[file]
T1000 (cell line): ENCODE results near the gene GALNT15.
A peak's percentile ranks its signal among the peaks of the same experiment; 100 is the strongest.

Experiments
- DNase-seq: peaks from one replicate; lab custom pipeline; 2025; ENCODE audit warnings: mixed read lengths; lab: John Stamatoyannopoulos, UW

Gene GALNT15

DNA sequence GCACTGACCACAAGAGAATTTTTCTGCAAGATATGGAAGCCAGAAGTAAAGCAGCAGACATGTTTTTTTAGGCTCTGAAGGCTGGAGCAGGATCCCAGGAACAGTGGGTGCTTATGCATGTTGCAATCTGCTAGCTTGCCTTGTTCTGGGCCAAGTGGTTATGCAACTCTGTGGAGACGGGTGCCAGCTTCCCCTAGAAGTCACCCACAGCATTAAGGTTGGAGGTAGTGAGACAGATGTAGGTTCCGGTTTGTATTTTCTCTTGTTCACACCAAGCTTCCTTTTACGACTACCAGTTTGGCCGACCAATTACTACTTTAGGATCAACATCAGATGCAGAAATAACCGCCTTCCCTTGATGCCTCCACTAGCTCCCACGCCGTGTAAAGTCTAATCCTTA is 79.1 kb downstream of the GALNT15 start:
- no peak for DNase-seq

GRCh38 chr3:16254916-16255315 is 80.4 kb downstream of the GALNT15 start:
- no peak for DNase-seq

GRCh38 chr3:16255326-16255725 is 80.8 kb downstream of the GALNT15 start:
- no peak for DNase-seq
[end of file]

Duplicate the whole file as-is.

T1000 (cell line): ENCODE results near the gene GALNT15.
A peak's percentile ranks its signal among the peaks of the same experiment; 100 is the strongest.

Experiments
- DNase-seq: peaks from one replicate; lab custom pipeline; 2025; ENCODE audit warnings: mixed read lengths; lab: John Stamatoyannopoulos, UW

Gene GALNT15

DNA sequence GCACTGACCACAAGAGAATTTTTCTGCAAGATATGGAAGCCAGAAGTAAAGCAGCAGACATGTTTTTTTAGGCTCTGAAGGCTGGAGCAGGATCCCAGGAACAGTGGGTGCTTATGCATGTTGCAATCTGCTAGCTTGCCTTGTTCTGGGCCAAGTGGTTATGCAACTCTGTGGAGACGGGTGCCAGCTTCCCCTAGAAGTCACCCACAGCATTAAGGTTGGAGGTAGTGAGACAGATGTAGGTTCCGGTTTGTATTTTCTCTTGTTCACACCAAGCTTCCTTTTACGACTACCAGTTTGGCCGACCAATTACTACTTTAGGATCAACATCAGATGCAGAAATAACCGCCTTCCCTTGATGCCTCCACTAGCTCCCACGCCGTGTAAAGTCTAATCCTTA is 79.1 kb downstream of the GALNT15 start:
- no peak for DNase-seq

GRCh38 chr3:16254916-16255315 is 80.4 kb downstream of the GALNT15 start:
- no peak for DNase-seq

GRCh38 chr3:16255326-16255725 is 80.8 kb downstream of the GALNT15 start:
- no peak for DNase-seq